Economy Company news South Africa

What economists will be listening for in the budget speech

  • The Minister of Finance is up for a tough speech on Wednesday.
  • Economists would like to hear about spending cuts accompanied by a major review of budgets and spending.
  • Further austerity measures can cause a service delivery crisis.
  • Professor Waldo Krugell, economist at the Faculty of Economic and Management Sciences at NWU
    Professor Waldo Krugell, economist at the Faculty of Economic and Management Sciences at NWU

    Professor Waldo Krugell, an economist at the faculty of Economic and Management Sciences at the North-West University (NWU), looks ahead at what to expect when the Minister of Finance, Enoch Godongwana, delivers the 2024 budget speech on 21 February.

    A lot will be said before and after the budget speech this week. It is normal to be concerned about how it affects your pocket – for example, can the minister increase the grant amounts and old age pension a bit, or what will happened to sin taxes and the fuel levy? Economists take a much broader view and will be talking about the sustainability of the fiscal stance.

    Simply put, it is about whether the government will be able to continue with its spending plans, tax plans and financing of the deficit over the next three years and beyond. There are several things that can go wrong. The tax income that the minister budgets for is linked to the size and growth of the economy. If growth slows, the tax income shrinks. At the same time there is a lot of pressure for extra spending, such as extending grants and bailing out state-owned enterprises. Put together, less tax income and more spending mean that the government must borrow more.

    There are a few issues with borrowing more. Our quite large deficit is financed at particularly high interest rates compared to other emerging market economies. This pushes up the cost of servicing the debt. Debt service cost as a share of main budget revenue increased from 11,9% in 2024/25 to a projected 19,4% in 2024/25. That is almost 20 cents of every rand of tax revenue collected. It crowds out other spending. If one considers that the compensation of government employees makes up 36% of current revenue and transfers to households make up another 35%, that does not leave a lot of income for other spending.

    The other issue is, who will buy the government’s bonds? Over the past ten years, foreign investors have withdrawn from the bond market despite the relatively high interest rates that we offer. South African financial institutions, particularly the banks, have stepped in, but the Reserve Bank has warned that for the banks to hold even more bonds may start to present a risk to the stability of the financial system. In addition, offering very high interest rates to attract investors makes capital expensive for other borrowers, like corporates, who want to issue bonds. That limits investment.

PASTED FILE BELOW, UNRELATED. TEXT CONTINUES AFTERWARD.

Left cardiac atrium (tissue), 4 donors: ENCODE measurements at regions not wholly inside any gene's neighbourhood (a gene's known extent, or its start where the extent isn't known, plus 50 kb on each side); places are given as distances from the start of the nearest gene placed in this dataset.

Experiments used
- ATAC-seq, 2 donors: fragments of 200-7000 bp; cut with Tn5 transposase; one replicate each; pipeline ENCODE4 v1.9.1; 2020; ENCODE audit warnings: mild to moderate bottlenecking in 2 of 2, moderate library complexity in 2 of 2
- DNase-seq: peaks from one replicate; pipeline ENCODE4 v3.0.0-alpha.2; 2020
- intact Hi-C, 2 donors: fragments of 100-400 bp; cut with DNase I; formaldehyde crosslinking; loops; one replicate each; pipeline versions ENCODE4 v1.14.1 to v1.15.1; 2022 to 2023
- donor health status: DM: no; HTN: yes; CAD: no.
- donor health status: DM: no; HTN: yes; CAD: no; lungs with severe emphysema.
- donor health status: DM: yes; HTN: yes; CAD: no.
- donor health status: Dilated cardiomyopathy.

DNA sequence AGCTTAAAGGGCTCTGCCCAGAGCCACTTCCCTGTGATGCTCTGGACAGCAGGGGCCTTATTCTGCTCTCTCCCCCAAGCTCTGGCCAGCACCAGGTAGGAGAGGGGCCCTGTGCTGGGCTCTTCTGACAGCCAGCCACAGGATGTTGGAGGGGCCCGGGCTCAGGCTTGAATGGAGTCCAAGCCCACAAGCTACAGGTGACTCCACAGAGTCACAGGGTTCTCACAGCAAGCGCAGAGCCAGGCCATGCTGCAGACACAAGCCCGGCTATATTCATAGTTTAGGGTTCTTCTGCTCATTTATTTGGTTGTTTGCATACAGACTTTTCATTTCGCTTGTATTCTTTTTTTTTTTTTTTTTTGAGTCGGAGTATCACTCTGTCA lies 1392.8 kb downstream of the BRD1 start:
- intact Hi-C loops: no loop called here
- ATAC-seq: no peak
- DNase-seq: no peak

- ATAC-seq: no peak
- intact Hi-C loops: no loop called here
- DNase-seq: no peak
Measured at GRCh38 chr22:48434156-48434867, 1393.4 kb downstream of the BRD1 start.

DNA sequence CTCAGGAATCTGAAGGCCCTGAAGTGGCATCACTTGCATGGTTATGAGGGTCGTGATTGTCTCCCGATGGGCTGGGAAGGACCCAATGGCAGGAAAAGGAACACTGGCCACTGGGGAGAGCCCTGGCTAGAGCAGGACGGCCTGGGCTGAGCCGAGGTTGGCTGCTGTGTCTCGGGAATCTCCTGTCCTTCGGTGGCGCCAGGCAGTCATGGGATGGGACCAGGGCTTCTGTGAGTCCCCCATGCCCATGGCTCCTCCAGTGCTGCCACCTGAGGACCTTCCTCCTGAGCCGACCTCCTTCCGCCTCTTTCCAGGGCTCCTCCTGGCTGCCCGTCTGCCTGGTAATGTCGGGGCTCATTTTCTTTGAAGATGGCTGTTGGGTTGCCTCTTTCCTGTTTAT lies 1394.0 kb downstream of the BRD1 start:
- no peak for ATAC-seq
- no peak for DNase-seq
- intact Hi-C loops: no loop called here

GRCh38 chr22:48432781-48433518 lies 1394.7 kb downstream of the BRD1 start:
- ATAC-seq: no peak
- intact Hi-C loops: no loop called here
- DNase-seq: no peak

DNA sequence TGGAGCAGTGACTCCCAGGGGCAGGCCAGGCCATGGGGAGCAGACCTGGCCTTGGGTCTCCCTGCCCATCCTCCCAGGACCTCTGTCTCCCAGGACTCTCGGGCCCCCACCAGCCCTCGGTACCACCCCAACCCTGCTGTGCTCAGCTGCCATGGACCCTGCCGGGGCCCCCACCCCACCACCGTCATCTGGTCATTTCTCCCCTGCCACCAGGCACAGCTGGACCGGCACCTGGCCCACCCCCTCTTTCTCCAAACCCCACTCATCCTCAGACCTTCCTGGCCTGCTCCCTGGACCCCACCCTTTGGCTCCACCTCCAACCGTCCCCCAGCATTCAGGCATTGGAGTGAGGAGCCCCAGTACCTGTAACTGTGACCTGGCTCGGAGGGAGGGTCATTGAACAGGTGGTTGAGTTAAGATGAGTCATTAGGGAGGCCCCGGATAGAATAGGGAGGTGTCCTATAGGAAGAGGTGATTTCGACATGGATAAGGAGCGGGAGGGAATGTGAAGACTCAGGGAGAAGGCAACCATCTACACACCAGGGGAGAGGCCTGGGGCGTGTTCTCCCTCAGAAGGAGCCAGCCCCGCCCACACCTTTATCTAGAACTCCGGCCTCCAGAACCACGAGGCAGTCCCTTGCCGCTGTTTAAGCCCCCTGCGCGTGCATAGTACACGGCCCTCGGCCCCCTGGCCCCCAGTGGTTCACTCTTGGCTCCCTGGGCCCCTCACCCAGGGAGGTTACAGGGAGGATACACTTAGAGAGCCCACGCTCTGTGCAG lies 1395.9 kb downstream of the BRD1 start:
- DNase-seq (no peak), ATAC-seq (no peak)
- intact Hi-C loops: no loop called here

All in all, it is not straightforward to determine at what level the debt burden becomes unsustainable, but at a high level it does create uncertainty that has a negative impact on the exchange rate. That is bad for inflation, interest rates, the consumer, businesses, and the economy.

    So, economists will be listening for plans to put the government’s finances on a sustainable footing. That means increasing taxes or cutting spending.

    Though ideas like a wealth tax on individuals, or a tax on the super profits of a particular industry, are thrown about in the media from time to time, there are no serious proposals for a significant increase in taxes. Our tax base is quite narrow. There are around 385 companies in South Africa that earn over R200m in taxable income, and they contribute 65% of the total company tax take. Around 1,2 million personal income taxpayers earn over R500,000 per year, and they represent about 65% of the total personal tax liability.

    There are more or less 275,000 taxpayers who earn over R1m. This group represents under 2% of taxpayers and contributes over 35% of the total personal tax take. The geese that lay the golden eggs are relatively few and probably quite footloose. Any significant tax increases are likely to have negative consequences for investment and economic growth.

    Cutting spending is not easy either. The government has been doing it for some years, without much success. Recent cuts have been facilitated by freezing vacant positions and reprioritising spending away from goods and services, maintenance and capital spending towards paying salaries. Further austerity measures can cause a service delivery crisis, some part of which we are seeing now, for example, provincial health departments that are unable to appoint more doctors…

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